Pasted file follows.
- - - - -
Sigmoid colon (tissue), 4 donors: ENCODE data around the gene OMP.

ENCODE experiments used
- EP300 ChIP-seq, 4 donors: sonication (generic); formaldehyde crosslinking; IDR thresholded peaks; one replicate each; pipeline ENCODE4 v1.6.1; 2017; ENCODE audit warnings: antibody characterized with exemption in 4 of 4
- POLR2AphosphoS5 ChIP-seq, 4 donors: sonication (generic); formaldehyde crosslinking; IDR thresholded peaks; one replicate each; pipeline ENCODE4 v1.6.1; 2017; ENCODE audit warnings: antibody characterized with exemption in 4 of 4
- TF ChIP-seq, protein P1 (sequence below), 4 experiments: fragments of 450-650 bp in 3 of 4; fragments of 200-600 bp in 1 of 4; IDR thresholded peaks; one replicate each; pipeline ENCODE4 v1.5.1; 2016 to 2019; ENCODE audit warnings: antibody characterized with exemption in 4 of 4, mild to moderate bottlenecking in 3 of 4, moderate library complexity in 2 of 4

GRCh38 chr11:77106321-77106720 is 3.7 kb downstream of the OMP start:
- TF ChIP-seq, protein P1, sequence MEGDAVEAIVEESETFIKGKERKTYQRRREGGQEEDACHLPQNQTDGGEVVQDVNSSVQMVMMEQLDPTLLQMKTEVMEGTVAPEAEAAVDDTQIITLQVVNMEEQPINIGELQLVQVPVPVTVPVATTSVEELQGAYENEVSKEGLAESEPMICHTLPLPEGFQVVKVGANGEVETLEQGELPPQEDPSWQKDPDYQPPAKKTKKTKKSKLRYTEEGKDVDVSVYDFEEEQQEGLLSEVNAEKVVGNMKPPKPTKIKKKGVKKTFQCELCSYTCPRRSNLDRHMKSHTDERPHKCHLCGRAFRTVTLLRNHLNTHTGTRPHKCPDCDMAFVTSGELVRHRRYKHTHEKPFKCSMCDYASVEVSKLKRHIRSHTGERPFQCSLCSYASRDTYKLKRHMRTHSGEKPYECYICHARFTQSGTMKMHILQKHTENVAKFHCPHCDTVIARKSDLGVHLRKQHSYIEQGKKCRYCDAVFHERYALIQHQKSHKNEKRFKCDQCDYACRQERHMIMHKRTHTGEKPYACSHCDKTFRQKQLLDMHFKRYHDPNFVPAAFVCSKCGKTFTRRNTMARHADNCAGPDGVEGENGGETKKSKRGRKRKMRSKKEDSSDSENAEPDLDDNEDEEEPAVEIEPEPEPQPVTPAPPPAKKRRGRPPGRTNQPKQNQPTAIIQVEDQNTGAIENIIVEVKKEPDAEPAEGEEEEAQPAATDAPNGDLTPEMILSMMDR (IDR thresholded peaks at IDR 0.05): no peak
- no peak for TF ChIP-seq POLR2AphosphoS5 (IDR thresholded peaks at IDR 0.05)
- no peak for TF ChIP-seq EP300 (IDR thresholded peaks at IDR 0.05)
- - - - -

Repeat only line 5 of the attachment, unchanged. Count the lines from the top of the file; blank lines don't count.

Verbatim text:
- TF ChIP-seq, protein P1 (sequence below), 4 experiments: fragments of 450-650 bp in 3 of 4; fragments of 200-600 bp in 1 of 4; IDR thresholded peaks; one replicate each; pipeline ENCODE4 v1.5.1; 2016 to 2019; ENCODE audit warnings: antibody characterized with exemption in 4 of 4, mild to moderate bottlenecking in 3 of 4, moderate library complexity in 2 of 4